School a buzz as hive arrives
IT WAS all sweetness and light at Main Arm Upper Public School last week with the makers of the revolutionary Flow Hive delivering one of their beehives.
The hive was donated by one of the student's parents, Dave Osborn, who volunteered his expertise in international patents to the hive's developers, Bee Inventive, in exchange for the donation of a hive for the small 80-pupil school.
"I have worked in the field of innovation all my life," Mr Osborn said. "It's wonderful to be a part of this local innovation and see it take the world by storm, and then be able to see it introduced here at our local school."
The students will use the honey for their Kids in the Kitchen cooking program as well as for honeycomb and wax for candles.
Father-and-son team Stuart and Cedar Anderson spent 10 years perfecting the Flow Hive design, which allows beekeepers to harvest honey without disturbing the bees.
The men then launched a crowdfunding project, looking for $70,000 to finish developing the hive.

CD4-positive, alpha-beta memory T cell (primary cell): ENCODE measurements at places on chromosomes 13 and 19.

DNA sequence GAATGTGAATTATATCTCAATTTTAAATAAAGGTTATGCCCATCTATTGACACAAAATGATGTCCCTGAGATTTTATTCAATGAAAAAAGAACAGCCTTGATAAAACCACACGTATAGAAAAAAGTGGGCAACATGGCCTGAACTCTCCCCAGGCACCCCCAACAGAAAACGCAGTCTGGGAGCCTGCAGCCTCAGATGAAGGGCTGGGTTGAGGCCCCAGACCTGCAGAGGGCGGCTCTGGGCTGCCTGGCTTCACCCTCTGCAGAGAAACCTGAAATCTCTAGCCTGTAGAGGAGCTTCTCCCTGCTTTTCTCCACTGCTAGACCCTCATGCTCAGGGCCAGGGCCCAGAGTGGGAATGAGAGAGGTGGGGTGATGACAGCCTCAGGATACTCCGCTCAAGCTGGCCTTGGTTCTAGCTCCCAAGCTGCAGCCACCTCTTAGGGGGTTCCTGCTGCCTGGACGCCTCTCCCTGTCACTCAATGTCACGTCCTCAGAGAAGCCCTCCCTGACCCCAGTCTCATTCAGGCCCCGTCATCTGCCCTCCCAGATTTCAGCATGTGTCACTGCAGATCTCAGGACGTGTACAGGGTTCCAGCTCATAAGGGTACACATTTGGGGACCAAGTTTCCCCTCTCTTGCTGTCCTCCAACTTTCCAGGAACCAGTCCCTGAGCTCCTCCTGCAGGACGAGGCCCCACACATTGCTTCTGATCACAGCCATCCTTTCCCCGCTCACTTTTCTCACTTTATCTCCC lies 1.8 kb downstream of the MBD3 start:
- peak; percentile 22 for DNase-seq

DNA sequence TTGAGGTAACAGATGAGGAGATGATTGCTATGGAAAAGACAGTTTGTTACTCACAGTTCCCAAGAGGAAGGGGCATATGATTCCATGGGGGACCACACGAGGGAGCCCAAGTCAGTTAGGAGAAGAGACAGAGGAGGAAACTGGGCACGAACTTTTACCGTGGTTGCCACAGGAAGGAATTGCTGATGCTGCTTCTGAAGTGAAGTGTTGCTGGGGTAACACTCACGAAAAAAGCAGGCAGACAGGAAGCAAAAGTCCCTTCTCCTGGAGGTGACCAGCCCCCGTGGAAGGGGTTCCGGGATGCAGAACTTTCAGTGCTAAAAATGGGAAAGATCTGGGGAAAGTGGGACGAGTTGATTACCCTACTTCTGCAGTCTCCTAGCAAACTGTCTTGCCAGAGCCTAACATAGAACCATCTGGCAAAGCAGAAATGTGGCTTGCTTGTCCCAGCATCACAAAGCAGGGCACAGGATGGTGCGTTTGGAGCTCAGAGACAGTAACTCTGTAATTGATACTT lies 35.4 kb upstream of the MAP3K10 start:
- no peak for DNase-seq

They finished up raising more than $15.8m.
Most of the money was in the form of orders for frames or completed hives, and the next phase of the operation will be to meet those orders for 36,530 people around the world.
The head of IT and support at Bee Inventive, Yari McGauley, was at the school to site the new hive and will be helping students move the bees from their current home.
Mr McGauley will also be donating European bees, together with five child-sized bee protection suits and veils with the aim of enabling the students to learn the art of beekeeping.
"We sold hives to 142 countries and right now are in the middle of our delivery process," he said.